(Continued from Part 2)


Ask the students if they did anything in their new sketchbooks between classes. Ask if any of the students would be willing to share what they’ve been writing or drawing and what they like about the sketchbooks.

Take a few minutes to give each student the follow handouts (right-click on each image and save to desktop to print).



This is my attempt at making a fun review of what we learned in Part 2. Give the students 10-15 minutes to identify the anatomy of the comic page, and to fill in and find the correct comic terminology in the word search. Once everyone has finished, go over the anatomy together. We should all know what panels and gutters are by now!


At this point I shared a 50-minute presentation on how I made my graphic novel, Upside Down: A Vampire Tale, from beginning to end, covering everything from developing the story and characters, to creating a rough draft, and to publishing the final book. It’s a condensed presentation that I’ll have to convert to video for another time, but it starts the conversation for demystifying the creation process and showing practical steps that build on each other. We’ll cover everything I bring up in more detail as the class goes on.



The three-act structure is a model used in writing and in evaluating modern storytelling that divides a fictional narrative into three parts (or acts), often called the Setup, the Confrontation and the Resolution. While it is certainly not the only form of storytelling in existence, it is a great starting point for students that want to create their own stories.


Spend some time discussing each act and the roles they play in telling the entire story. Focus on where balance, conflict and resolution take place, as well as the function of the structure. In my handout, the squiggly line represents a linear story that moves forward. The bumps and rising line represent conflict and obstacles that the protagonist must face before finally reaching a resolution in the third act.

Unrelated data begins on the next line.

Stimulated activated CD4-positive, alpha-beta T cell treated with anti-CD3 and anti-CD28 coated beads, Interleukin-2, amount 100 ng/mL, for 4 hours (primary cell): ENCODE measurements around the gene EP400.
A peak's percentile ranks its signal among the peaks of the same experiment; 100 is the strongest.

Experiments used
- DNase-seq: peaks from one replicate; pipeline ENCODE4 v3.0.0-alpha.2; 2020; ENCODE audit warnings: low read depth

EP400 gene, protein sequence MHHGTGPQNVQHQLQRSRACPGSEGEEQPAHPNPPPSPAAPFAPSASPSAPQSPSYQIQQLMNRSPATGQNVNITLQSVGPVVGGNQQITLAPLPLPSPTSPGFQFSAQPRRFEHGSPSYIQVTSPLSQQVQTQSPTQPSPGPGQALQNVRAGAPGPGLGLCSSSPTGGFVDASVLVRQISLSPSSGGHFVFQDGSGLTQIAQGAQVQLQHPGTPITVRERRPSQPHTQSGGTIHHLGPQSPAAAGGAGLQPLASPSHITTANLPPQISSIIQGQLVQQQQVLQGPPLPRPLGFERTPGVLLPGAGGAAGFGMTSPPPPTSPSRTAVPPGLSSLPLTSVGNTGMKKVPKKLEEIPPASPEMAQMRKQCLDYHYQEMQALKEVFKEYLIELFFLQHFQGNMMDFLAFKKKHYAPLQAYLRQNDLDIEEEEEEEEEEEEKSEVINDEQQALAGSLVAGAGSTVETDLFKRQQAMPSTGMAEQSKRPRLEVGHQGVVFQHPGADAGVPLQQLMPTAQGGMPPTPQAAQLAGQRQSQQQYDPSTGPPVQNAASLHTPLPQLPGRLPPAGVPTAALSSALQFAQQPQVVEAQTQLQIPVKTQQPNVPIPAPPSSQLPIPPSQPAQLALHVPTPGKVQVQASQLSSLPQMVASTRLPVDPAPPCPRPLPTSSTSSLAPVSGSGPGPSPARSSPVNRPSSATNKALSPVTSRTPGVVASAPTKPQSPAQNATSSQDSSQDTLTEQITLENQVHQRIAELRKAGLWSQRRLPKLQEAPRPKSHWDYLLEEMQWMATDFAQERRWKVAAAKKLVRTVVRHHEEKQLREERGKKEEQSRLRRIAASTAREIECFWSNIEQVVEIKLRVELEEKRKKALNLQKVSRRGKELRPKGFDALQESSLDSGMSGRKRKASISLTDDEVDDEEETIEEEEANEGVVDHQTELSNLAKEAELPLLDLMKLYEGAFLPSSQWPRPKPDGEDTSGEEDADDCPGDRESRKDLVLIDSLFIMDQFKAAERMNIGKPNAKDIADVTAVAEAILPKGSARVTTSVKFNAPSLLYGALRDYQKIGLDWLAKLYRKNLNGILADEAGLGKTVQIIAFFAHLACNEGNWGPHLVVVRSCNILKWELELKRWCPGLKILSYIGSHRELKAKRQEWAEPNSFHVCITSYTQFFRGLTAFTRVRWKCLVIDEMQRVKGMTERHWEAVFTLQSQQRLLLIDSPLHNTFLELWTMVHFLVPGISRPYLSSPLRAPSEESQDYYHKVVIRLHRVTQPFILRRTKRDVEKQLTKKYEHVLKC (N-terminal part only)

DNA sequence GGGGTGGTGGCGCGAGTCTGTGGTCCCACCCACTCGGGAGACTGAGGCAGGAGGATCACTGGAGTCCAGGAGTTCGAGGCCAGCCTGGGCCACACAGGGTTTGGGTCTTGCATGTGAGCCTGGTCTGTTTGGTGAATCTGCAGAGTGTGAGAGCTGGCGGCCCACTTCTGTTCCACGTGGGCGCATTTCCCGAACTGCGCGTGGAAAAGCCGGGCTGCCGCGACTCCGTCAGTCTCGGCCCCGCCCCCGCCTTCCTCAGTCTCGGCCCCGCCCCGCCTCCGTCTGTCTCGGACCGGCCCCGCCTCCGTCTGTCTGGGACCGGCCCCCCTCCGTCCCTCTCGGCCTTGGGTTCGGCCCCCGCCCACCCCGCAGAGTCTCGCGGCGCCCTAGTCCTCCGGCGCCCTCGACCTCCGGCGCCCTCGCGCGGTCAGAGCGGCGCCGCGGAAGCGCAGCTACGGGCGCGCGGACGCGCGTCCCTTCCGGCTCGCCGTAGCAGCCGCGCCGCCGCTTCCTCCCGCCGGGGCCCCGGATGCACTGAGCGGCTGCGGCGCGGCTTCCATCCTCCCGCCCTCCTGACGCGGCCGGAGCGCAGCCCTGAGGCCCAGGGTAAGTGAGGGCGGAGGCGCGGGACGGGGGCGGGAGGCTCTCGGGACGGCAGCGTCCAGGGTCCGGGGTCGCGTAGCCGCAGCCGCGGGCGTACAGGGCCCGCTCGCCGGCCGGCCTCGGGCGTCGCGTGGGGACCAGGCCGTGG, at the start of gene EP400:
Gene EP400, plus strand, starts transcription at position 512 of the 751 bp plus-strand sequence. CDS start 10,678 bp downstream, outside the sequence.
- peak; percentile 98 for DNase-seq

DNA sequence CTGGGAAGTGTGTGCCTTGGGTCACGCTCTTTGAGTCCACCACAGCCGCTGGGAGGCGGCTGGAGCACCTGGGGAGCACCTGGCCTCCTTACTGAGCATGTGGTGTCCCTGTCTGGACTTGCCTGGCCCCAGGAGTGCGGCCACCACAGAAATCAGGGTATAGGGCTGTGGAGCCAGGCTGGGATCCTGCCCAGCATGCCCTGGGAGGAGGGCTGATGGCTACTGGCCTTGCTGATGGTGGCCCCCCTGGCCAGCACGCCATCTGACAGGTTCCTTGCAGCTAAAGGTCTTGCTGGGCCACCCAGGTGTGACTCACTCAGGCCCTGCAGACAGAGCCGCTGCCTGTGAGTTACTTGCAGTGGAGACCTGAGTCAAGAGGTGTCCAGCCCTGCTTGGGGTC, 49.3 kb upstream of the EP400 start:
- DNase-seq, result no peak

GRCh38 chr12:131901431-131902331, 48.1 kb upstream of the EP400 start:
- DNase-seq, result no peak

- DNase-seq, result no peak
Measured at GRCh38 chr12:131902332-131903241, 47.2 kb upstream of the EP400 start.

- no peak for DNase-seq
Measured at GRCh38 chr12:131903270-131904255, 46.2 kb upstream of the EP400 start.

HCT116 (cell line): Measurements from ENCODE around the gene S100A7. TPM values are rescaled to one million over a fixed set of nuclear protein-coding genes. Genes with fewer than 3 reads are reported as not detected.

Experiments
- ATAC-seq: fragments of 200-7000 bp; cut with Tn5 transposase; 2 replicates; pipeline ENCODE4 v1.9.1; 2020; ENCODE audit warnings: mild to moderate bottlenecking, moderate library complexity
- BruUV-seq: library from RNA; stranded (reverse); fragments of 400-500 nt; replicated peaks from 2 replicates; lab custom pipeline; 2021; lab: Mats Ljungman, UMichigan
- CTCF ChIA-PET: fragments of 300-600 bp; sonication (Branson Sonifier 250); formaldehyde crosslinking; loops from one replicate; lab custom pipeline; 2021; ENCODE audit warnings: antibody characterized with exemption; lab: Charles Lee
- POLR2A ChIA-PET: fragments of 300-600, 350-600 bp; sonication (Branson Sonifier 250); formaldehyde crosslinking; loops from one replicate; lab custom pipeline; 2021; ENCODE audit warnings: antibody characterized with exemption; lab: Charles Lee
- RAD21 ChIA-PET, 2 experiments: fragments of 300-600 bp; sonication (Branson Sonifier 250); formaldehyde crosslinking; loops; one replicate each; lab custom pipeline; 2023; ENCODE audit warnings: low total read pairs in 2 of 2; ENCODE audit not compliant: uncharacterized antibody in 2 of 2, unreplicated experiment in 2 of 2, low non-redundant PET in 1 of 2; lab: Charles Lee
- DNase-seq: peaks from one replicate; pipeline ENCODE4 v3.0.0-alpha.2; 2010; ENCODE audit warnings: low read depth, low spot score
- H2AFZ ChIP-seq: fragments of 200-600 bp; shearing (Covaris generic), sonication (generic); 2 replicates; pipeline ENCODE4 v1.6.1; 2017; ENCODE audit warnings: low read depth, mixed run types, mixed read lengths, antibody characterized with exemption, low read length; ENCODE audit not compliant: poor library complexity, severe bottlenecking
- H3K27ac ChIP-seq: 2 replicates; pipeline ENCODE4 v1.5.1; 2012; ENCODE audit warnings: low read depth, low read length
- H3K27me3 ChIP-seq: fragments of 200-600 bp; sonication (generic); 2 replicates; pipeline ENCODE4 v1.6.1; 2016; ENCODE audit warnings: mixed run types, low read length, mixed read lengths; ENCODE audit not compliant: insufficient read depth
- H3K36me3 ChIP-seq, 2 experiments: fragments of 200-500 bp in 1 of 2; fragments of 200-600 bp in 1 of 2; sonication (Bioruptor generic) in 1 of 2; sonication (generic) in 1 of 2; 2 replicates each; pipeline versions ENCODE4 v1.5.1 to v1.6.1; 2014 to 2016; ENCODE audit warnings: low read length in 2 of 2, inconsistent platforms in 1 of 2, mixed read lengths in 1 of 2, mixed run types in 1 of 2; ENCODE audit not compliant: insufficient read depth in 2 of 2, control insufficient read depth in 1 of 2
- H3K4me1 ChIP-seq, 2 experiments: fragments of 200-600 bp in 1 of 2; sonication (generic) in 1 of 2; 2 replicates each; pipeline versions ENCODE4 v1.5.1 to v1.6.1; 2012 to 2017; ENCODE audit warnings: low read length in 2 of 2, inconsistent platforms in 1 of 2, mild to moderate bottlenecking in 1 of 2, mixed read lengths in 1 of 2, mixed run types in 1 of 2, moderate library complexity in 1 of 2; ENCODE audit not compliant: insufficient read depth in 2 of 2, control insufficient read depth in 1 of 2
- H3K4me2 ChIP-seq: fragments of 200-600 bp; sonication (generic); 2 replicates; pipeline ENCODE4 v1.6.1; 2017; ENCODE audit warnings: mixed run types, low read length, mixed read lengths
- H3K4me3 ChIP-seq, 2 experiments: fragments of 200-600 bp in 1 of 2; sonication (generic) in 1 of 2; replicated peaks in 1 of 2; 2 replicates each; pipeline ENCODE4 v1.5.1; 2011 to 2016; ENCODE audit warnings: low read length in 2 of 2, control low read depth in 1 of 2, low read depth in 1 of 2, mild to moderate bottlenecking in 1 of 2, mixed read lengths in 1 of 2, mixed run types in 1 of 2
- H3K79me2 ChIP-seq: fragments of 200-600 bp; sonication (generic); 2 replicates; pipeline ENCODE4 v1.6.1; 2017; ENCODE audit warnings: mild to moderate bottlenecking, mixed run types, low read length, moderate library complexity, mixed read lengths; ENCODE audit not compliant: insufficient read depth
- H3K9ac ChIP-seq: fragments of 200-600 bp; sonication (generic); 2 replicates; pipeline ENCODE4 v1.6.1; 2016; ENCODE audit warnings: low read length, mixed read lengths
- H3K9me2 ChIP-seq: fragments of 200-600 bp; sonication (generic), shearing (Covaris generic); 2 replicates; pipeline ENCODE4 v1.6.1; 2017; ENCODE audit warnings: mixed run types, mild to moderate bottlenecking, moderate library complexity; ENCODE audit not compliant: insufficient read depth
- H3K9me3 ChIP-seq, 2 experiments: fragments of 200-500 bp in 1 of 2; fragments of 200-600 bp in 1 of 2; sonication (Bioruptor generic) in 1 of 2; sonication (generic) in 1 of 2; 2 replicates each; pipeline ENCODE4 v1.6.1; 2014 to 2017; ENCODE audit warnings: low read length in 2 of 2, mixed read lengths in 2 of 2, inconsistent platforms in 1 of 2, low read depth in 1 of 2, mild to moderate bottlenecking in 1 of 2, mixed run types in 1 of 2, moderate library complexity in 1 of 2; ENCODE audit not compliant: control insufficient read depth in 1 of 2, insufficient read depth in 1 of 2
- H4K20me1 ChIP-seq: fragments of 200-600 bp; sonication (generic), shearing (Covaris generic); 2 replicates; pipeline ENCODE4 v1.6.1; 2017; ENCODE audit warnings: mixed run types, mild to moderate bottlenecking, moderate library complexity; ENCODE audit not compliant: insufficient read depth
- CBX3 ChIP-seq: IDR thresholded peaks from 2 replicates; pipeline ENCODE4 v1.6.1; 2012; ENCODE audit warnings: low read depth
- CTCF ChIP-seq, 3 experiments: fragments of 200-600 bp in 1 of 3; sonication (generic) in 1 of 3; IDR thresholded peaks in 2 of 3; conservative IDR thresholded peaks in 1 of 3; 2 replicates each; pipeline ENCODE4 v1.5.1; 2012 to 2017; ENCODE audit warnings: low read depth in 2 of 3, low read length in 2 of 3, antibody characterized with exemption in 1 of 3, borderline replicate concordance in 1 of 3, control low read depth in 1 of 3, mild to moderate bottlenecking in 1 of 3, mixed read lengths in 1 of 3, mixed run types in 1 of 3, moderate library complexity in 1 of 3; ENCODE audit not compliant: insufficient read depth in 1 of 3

Before class I cut out each of the three panels individually and taped them to the board out of order. After discussing the three-act structure I asked one student to put the Calvin & Hobbes strip in order and another to put the Garfield comic in order. Once the class decided that the panels were in order, we talked about how the jokes worked according to the three-act structure.

Take Garfield, for example (yay–we get to take Garfield seriously!).In the first panel we see a normal day in the life of Jon and Garfield. Things are balanced and there are no problems, though Jon introduces the idea of trading Garfield for Marceli. This begins and ends Act One. Panel Two shows Garfield’s distress over the situation, yet he doesn’t run from the problem. That’s Act Two, even if it is a small struggle. Act Three’s Resolution can be found in the third panel, when Garfield gets excited about the cookies. The problem has been overcome and Garfield has reached a conclusion. Even though these are simple gag comics, it’s a good way to introduce conflict and resolution.


Okay, okay. The kids are ready to move on to something else now. Too much talking. What time is it? Adventure Time!


It’s hard to find a show that everybody likes, but Adventure Time episodes are only 11 minutes long and they’re packed with imaginative stories and characters, and many of the show’s writers and artists have backgrounds in making comics.

My class watched Season 1, Episode 5, The Enchiridion, and I asked them to pay close attention to the story. Encourage the students to watch for signs of the three-act structure, including: the introduction of the main conflict, points of rising action, and the resolution. After watching the episode, discuss the story with the students and ask them to point out where each act begins and ends.


Start at Part 1 to learn more about the workshop and what we’re doing, and be sure to subscribe for more posts (top-right of this page).

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